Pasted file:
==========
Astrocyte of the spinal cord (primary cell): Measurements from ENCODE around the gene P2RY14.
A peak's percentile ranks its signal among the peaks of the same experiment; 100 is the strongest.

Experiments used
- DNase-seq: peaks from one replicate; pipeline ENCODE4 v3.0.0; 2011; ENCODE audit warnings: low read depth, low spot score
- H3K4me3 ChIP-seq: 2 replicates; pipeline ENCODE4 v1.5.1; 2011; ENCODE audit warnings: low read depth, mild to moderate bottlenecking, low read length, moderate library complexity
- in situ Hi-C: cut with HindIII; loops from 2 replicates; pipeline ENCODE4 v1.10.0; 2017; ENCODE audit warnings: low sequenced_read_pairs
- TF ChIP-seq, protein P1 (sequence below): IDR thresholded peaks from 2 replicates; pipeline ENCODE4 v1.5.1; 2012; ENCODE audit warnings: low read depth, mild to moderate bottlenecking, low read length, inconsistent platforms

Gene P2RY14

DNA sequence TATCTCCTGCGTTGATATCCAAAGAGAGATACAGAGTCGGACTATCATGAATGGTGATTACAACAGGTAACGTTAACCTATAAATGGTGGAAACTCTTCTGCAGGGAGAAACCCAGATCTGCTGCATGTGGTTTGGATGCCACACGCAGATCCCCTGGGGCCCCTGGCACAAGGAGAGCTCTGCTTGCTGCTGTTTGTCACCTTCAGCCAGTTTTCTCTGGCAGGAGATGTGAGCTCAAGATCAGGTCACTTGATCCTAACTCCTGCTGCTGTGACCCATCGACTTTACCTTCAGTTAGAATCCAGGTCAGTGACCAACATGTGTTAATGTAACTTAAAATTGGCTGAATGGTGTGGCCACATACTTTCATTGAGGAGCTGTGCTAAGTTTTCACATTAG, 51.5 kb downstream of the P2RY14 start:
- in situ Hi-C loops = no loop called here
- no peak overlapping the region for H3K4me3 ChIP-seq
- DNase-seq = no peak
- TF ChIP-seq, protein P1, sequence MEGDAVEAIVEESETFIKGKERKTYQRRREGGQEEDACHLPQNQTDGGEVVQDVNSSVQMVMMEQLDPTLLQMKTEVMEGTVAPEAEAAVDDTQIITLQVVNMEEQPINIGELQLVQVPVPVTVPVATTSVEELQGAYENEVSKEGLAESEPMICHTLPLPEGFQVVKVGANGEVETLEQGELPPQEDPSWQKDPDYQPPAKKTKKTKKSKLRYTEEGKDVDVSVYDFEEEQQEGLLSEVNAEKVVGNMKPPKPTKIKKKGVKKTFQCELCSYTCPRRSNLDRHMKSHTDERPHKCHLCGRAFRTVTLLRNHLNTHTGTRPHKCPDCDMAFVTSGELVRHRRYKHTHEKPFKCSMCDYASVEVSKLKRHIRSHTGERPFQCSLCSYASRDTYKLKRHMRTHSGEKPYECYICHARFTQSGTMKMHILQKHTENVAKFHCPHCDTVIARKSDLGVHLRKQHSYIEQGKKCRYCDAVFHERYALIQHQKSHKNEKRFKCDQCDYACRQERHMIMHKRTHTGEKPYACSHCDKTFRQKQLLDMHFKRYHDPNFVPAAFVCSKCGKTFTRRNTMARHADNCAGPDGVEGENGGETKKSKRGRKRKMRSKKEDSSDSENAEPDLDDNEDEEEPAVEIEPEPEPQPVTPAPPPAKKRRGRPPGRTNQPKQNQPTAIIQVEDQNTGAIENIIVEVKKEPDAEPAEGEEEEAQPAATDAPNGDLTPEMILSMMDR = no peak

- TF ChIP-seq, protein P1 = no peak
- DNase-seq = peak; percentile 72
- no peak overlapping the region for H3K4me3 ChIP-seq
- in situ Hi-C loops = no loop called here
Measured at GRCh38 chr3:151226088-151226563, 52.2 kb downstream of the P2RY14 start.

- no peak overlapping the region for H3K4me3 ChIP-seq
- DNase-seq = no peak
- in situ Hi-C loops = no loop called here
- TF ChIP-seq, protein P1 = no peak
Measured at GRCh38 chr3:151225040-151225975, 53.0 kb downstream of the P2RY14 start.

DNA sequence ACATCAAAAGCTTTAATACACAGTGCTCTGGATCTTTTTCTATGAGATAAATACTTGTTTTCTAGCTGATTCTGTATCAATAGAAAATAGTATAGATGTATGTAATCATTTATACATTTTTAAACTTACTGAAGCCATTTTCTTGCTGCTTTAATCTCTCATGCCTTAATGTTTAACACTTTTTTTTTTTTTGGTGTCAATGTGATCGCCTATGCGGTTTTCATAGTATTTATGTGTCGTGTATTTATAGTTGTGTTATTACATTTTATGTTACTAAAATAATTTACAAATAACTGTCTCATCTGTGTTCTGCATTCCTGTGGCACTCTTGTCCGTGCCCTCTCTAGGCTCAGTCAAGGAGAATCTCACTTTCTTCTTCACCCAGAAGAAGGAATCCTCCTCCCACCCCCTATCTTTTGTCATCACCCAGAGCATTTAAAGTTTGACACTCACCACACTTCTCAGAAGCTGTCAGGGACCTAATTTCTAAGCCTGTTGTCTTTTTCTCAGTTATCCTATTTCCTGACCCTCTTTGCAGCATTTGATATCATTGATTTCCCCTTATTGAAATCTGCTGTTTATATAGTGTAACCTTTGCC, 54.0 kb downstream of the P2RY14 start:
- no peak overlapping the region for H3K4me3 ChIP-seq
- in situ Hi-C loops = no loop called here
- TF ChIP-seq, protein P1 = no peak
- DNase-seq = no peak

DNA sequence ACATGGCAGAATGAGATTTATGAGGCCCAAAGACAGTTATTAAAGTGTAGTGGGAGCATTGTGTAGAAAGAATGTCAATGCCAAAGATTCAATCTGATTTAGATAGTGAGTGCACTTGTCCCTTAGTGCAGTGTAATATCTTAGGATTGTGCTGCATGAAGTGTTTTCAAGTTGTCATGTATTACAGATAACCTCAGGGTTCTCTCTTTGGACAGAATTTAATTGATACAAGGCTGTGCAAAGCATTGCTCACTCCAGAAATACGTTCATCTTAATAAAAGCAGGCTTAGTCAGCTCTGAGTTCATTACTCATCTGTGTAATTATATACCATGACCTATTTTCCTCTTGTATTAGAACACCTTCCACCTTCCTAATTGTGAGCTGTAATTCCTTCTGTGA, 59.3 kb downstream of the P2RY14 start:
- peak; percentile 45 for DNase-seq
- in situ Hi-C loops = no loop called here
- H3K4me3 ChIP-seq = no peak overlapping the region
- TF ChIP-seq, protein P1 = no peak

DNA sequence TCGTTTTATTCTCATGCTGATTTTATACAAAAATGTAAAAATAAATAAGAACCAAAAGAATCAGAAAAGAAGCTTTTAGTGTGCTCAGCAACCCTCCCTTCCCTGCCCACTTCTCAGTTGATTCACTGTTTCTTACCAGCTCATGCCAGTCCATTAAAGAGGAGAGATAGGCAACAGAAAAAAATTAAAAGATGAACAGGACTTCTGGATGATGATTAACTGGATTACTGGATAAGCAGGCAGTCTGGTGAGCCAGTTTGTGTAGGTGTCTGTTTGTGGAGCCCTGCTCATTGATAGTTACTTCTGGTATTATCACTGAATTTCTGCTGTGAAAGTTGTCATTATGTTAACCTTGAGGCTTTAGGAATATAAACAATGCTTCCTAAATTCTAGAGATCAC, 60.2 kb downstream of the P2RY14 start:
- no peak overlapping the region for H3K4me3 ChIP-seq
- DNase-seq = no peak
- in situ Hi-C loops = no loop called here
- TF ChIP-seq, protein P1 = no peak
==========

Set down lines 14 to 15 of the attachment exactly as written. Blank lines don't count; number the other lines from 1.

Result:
- TF ChIP-seq, protein P1 = no peak
- DNase-seq = peak; percentile 72